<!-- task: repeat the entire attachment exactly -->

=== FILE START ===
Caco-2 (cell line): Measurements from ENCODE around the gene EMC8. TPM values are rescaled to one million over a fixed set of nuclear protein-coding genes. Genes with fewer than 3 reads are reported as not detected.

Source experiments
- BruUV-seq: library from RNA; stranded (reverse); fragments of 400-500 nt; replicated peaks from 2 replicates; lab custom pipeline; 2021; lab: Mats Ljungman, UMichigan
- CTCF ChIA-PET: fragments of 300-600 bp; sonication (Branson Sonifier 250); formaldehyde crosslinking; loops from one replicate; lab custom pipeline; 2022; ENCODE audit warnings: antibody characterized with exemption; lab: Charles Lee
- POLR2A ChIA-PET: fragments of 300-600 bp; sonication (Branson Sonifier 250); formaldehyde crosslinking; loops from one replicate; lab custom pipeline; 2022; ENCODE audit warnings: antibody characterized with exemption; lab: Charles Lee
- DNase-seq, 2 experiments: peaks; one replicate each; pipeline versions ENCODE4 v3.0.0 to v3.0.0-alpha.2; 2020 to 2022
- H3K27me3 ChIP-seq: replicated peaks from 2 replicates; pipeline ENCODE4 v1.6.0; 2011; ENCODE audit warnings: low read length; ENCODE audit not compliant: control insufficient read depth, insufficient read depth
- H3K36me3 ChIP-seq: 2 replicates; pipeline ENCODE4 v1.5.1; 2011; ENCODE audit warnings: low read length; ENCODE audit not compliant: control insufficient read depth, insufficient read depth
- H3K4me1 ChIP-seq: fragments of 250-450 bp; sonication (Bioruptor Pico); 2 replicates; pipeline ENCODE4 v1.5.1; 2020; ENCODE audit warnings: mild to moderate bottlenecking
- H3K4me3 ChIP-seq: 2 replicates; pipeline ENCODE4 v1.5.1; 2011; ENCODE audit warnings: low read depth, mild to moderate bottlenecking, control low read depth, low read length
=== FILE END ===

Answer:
Caco-2 (cell line): Measurements from ENCODE around the gene EMC8. TPM values are rescaled to one million over a fixed set of nuclear protein-coding genes. Genes with fewer than 3 reads are reported as not detected.

Source experiments
- BruUV-seq: library from RNA; stranded (reverse); fragments of 400-500 nt; replicated peaks from 2 replicates; lab custom pipeline; 2021; lab: Mats Ljungman, UMichigan
- CTCF ChIA-PET: fragments of 300-600 bp; sonication (Branson Sonifier 250); formaldehyde crosslinking; loops from one replicate; lab custom pipeline; 2022; ENCODE audit warnings: antibody characterized with exemption; lab: Charles Lee
- POLR2A ChIA-PET: fragments of 300-600 bp; sonication (Branson Sonifier 250); formaldehyde crosslinking; loops from one replicate; lab custom pipeline; 2022; ENCODE audit warnings: antibody characterized with exemption; lab: Charles Lee
- DNase-seq, 2 experiments: peaks; one replicate each; pipeline versions ENCODE4 v3.0.0 to v3.0.0-alpha.2; 2020 to 2022
- H3K27me3 ChIP-seq: replicated peaks from 2 replicates; pipeline ENCODE4 v1.6.0; 2011; ENCODE audit warnings: low read length; ENCODE audit not compliant: control insufficient read depth, insufficient read depth
- H3K36me3 ChIP-seq: 2 replicates; pipeline ENCODE4 v1.5.1; 2011; ENCODE audit warnings: low read length; ENCODE audit not compliant: control insufficient read depth, insufficient read depth
- H3K4me1 ChIP-seq: fragments of 250-450 bp; sonication (Bioruptor Pico); 2 replicates; pipeline ENCODE4 v1.5.1; 2020; ENCODE audit warnings: mild to moderate bottlenecking
- H3K4me3 ChIP-seq: 2 replicates; pipeline ENCODE4 v1.5.1; 2011; ENCODE audit warnings: low read depth, mild to moderate bottlenecking, control low read depth, low read length